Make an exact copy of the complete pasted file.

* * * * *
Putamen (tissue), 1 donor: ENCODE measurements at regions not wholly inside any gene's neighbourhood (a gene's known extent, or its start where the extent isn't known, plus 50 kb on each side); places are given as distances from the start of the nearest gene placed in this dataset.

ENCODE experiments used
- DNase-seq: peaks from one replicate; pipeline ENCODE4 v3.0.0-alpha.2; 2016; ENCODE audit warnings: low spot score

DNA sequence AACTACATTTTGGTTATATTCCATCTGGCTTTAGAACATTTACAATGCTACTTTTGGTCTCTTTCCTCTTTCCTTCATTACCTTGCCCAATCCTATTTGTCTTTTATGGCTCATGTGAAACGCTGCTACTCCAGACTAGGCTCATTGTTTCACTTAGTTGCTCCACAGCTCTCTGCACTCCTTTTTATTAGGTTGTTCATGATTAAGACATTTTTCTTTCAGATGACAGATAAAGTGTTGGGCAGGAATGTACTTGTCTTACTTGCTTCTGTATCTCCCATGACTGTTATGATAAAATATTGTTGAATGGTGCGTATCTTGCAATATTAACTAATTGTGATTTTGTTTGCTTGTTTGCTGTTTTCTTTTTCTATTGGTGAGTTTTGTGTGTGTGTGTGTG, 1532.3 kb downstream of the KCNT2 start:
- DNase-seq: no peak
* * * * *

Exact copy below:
Putamen (tissue), 1 donor: ENCODE measurements at regions not wholly inside any gene's neighbourhood (a gene's known extent, or its start where the extent isn't known, plus 50 kb on each side); places are given as distances from the start of the nearest gene placed in this dataset.

ENCODE experiments used
- DNase-seq: peaks from one replicate; pipeline ENCODE4 v3.0.0-alpha.2; 2016; ENCODE audit warnings: low spot score

DNA sequence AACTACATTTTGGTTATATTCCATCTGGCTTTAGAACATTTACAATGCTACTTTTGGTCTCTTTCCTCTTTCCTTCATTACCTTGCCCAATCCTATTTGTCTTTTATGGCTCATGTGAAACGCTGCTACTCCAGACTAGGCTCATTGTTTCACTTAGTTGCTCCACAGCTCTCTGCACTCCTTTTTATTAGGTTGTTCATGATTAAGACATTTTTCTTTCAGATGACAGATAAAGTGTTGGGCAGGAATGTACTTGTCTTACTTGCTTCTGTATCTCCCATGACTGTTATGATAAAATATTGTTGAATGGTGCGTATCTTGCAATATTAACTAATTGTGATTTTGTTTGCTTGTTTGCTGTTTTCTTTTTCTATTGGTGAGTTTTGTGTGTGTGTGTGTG, 1532.3 kb downstream of the KCNT2 start:
- DNase-seq: no peak